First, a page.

A Mile in Her Shoes

“Walk a Mile in her Shoes” is a one-mile march meant for men who, encouraged to wear heels, march to raise awareness about violence against women. According to the events national webpage the march is meant to be “a playful opportunity for men to raise awareness in their community about the serious causes, effects and remediations to men’s sexualized violence against women.” These marches occur in many places in the world and now one is being brought to Chapel Hill as a student organized event.

The attempt by both the original creators of Walk a Mile in Her Shoes and the organizers of the Chapel Hill event to bring new and creative ideas into the work against sexual violence is commendable, and I’m happy to see people getting amped about the cause. Perhaps though, it’s that excitement that has made it difficult for people to look beyond the surface and to think about the implications and possible problems of this event.

Sexual violence is a threat to women everyday. Whether we are wearing heels or not doesn’t change that. In fact, what a woman is or isn’t wearing plays little role.  The assumption that something as small as putting on a pair of heels will serve as a way for men, even as a first step, to understand what it’s like to be a woman, especially in the context of sexual assault, is devaluing and belittling.

I understand that the use of heels use is meant to be a fun play off the expression, but it’s impossible to ignore the way it works to perpetuate gender roles, and to disregard the experience of women that don’t conform in even the smallest ways. Furthermore, it ignores the experience of trans* and gender non-conforming people. Although the event claims its goal is to challenge one gender norm, it’s severely misguided.  A core part of the “fun” is that it’s supposed to be funny and ridiculous that men are wearing heels. In reality, challenging gender roles is not. People in our society that dare to challenge or defy gender norms are treated with disdain, aggression, and often, physical violence.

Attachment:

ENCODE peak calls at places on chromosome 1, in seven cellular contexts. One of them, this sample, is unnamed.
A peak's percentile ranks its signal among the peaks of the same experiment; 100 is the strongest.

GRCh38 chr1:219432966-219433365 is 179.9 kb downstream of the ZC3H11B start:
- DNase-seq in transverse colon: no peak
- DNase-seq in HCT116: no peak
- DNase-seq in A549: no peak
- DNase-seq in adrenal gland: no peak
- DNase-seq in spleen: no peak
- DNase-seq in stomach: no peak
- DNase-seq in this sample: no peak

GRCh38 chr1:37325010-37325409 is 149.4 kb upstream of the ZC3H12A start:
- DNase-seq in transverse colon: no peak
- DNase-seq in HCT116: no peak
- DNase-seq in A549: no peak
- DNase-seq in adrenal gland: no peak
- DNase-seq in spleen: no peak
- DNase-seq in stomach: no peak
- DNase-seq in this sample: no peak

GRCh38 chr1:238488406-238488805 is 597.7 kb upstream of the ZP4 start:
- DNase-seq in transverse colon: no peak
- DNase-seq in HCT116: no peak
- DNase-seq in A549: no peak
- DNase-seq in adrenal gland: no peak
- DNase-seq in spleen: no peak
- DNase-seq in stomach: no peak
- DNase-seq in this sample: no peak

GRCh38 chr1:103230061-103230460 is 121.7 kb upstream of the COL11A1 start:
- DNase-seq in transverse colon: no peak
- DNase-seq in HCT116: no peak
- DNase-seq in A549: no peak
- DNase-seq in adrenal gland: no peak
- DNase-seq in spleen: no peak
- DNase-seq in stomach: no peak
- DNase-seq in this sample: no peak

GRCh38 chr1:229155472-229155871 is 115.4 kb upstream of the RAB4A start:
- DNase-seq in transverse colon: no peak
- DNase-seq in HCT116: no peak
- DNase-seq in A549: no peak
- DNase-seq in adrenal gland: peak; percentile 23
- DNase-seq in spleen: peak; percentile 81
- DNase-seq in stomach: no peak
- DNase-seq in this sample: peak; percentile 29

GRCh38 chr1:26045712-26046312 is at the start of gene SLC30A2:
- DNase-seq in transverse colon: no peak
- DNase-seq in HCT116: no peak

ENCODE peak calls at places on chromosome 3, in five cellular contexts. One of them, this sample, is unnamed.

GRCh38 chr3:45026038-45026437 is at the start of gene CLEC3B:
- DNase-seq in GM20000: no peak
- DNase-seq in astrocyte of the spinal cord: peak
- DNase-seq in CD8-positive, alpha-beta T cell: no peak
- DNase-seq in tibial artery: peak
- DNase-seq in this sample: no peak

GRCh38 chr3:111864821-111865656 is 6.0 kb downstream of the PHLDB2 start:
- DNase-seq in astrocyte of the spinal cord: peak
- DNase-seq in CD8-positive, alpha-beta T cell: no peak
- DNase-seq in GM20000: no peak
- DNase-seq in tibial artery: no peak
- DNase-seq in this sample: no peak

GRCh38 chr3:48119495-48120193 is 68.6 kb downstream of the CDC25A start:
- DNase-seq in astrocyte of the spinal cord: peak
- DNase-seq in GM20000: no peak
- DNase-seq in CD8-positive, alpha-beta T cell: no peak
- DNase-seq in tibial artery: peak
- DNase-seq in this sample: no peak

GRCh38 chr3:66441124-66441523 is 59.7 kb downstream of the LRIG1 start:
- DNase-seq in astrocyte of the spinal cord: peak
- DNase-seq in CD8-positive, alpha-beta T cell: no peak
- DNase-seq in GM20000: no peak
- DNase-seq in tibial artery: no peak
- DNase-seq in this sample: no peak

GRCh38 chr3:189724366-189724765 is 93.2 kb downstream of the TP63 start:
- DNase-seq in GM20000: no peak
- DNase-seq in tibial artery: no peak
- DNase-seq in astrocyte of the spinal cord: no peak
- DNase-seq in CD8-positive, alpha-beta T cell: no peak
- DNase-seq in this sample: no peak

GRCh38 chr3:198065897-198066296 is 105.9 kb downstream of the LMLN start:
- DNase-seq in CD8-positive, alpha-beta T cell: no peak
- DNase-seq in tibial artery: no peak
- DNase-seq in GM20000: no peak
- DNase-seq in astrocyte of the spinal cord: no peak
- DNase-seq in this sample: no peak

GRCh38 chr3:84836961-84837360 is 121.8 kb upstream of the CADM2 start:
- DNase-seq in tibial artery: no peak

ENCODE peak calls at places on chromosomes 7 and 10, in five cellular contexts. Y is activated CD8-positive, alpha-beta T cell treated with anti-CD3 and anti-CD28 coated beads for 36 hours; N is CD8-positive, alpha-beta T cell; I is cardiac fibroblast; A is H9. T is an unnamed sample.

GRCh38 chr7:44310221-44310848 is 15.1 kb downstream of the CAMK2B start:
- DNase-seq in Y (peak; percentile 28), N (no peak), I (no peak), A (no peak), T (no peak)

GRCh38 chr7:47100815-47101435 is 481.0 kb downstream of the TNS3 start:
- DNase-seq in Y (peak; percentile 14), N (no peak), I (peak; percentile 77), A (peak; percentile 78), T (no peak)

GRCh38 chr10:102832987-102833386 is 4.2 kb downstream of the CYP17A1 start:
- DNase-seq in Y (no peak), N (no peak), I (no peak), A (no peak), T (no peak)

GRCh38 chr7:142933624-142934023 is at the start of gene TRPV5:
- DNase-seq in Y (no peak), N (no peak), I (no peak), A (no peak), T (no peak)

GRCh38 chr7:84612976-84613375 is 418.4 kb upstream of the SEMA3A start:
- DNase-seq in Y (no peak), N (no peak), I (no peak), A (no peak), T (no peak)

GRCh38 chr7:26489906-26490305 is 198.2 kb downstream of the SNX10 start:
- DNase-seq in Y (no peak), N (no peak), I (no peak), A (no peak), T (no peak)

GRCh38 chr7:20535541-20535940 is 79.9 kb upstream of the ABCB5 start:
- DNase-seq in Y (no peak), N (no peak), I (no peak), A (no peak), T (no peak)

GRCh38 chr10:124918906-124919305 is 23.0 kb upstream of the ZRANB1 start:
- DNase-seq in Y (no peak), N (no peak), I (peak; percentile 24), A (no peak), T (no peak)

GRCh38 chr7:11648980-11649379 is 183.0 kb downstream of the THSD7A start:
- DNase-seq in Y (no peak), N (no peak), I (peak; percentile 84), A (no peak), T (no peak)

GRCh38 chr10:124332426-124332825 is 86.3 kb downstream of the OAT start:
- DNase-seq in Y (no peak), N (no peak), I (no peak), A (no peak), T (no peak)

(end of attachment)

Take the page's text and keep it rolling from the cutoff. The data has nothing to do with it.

What does men wearing heels for 20 minutes do for survivors of sexual assault or for women that are scared to walk alone outside for fear of being harassed? It seems that the event will serve solely as a way for men to wave their ally flag, and go home feeling like they’ve done their part in ending violence against women. I appreciate that that the event will be followed by small group discussion, and I think the organizer’s hope that these conversations will result in significant change are virtuous. The event will also serve as a fundraiser for the Orange County Rape Crisis Center, which is a wonderful cause. However, I am skeptical to believe that conversations about such a serious and painful issue had after such a lighthearted, comical, and flippant event will truly hit home.

It is undoubtedly true that the eradication of violence against women has to include men. But maybe, an event that is catered entirely to men and the celebration of their mile-long commitment to an issue woman are forced to face every day of their lives can inadvertently serve to promote the male-centered, world that plays such a large role in the occurring, perpetuating, and allowing of sexual violence toward women.

Overall, I’m excited to see the issue of sexual assault highlighted, especially by students and community members that may have not been previously involved. I’m hopeful that the event will serve a purpose in raising awareness about sexual violence and in expanding the reach of the movement. However I believe that these are serious and important issues that need to be brought to light and considered.

Stephanie Nieves

Class of 2014